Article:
The story of the construction of the Cavinti Church has its parallel in the town’s oral tradition which I was able to learn from the elders I have interviewed during the Lakbay Lahi. The mountainous terrains of what is now Cavinti was said to be once part of the town of Lumban(g), found on the lower plains. Townsfolk used to go up to those part of the mountain to work. Once they found an image of a saint on a tree which they promptly brought down to town. By the next day, they would find the same image of the saint up there on the mountain again. This incident happened several times until they took this phenomenon to mean that the saint wanted them to build a church on the place. Thus, the Cavinti Church is now found on those mountainous parts.

* view of the pews and the church balcony in semi-darkness

* a marker of the church’s baptistery

* candle stands

* an image of a saint found on the side of the church

* the church’s bell tower viewed from below

Historically, the ecclesiastical administration on the town of Cavinti was under Lumban(g) until 1619 [from the marker found outside the Cavinti Church]. In 1621 the first stone church was constructed along with the convent. But the Chinese uprising in 1639 damaged the church and the convent [an interesting line of inquiry: the reasons of the Chinese uprising in those regions]. Eventual constructions of the church were also damaged, specifically due to the earthquake which happened in 1824. The church and the convent were repaired in 1851. Another earthquake, in the year 1880, caused the church tower to collapse and its wall to suffer cracks. Later, an earthquake in 1927 further damaged the church walls.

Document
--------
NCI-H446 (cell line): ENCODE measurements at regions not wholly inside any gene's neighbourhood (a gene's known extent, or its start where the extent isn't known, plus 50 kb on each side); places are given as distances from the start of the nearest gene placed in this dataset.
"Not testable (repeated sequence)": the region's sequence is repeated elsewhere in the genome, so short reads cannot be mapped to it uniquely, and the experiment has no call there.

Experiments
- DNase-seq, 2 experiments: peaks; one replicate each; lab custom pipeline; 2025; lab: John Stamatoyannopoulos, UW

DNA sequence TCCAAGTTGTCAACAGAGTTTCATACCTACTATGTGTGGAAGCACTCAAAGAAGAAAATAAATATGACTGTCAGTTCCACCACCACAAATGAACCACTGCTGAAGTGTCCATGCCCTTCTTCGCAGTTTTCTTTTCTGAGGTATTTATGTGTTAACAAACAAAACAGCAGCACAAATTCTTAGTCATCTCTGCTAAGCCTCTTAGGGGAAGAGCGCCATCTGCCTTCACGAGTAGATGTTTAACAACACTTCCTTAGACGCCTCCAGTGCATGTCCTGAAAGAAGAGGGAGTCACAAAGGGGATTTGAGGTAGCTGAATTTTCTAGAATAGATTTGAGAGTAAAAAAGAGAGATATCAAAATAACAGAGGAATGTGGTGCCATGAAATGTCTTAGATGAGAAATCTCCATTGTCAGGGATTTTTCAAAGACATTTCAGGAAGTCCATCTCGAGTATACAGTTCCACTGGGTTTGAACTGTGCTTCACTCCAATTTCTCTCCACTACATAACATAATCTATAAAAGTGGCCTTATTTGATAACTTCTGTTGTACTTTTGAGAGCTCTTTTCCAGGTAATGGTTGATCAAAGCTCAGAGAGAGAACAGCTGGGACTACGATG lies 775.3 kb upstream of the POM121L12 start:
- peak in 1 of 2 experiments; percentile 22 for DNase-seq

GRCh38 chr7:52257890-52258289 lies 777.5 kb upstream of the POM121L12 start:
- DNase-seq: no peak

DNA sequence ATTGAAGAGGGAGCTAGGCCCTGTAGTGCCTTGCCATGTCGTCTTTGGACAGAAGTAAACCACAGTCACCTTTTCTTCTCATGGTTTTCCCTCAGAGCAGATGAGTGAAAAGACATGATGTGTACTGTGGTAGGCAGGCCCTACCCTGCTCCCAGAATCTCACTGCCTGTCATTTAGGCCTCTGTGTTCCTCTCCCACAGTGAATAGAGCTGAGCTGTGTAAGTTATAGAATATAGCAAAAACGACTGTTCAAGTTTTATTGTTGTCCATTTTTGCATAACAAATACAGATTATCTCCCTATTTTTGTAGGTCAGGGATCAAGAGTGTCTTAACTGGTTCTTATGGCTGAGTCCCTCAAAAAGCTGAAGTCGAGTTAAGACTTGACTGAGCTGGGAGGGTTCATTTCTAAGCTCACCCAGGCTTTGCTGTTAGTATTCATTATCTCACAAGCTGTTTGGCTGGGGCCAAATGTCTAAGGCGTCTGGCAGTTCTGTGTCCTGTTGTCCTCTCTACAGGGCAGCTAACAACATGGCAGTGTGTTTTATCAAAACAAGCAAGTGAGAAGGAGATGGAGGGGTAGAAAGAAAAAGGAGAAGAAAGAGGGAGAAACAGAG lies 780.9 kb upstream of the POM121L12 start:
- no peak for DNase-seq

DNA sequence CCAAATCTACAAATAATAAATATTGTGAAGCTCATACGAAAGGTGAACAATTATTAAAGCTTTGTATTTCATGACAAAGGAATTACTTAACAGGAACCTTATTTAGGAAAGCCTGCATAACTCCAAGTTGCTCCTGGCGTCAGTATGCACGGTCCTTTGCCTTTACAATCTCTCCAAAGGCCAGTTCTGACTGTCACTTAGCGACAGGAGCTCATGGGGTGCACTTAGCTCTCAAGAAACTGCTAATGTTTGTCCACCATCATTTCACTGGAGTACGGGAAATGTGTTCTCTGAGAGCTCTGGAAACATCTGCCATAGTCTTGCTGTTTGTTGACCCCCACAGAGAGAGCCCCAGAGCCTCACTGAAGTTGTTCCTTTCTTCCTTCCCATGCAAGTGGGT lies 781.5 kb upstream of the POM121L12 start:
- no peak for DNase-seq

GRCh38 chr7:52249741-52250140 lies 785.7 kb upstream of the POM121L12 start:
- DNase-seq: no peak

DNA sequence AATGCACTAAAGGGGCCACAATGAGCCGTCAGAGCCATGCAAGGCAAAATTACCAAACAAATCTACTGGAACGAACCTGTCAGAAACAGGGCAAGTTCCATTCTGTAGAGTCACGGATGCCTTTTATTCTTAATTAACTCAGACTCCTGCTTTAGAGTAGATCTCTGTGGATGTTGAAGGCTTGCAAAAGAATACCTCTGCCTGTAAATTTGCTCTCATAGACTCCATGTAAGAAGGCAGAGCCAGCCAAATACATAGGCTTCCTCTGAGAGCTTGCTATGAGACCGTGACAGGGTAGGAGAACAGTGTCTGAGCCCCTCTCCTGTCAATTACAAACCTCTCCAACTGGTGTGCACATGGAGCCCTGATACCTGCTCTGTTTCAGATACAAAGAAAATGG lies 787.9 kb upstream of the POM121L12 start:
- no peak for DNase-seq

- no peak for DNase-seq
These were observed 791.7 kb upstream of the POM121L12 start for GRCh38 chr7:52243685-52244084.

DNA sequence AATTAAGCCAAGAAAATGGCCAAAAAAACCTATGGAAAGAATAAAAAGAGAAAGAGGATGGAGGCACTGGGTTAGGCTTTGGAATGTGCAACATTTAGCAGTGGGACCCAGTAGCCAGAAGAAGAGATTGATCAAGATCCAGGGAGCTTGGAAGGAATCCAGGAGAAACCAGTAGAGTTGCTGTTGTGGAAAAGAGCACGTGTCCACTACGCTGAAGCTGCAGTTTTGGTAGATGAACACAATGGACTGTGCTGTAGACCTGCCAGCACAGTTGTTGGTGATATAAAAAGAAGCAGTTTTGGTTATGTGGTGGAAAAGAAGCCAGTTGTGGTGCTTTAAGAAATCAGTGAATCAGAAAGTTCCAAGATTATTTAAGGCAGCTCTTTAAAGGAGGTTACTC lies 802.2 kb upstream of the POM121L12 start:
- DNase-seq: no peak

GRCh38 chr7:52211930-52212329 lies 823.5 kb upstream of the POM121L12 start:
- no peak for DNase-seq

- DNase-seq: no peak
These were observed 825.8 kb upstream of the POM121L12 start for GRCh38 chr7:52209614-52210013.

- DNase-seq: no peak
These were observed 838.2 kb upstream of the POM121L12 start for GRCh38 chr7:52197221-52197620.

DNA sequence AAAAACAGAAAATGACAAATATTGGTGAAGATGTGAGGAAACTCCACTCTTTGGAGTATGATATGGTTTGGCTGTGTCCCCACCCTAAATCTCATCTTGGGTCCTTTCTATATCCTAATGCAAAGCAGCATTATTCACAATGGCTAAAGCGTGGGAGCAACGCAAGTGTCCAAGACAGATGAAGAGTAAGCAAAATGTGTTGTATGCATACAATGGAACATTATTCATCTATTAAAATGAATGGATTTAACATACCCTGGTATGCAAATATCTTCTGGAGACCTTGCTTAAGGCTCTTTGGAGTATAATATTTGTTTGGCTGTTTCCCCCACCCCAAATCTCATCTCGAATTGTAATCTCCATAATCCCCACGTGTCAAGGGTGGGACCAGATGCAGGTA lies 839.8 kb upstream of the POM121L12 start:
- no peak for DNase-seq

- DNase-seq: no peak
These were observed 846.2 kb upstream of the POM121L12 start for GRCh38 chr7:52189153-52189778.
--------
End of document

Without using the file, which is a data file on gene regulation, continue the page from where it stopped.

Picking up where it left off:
* this has an ancient feel to it

* do these stones form the original church’s walls? I wonder

* view of a buttress of the Cavinti Church

* an arc found inside the church

* a shade recently annexed to the church façade

Not a very lively story as it is full of destructions. But the reconstructions show the extent of the resilience and resolve of the people to maintain their place of worship in the town. Today the church houses the image of the alleged image from the oral tradition, placed on the higher portion of the church façade with lighting day and night. The lighting was put there in order to prevent the image from going down to the ground. Officially the churched is named Transfiguration Parish Church.

* a space on the church’s front allotted for the Stations of the Cross

* view of what look like very old stones for the walls
of the adjoining convent of the church

* elders/[volunteers?] doing some morning tidying up
of the church small landscape gardens

* an arc found as you enter the church grounds

In observing the place, the church is built on high grounds. Some said that they could actually see the top of the church from a distance. I believe the church could have been visible as far as the Cavinti Bridge if not for the trees and houses. Lastly, the church’s location and set-up is very similar to that Liliw, Laguna.

Next in the Cavinti series: the town’s environs.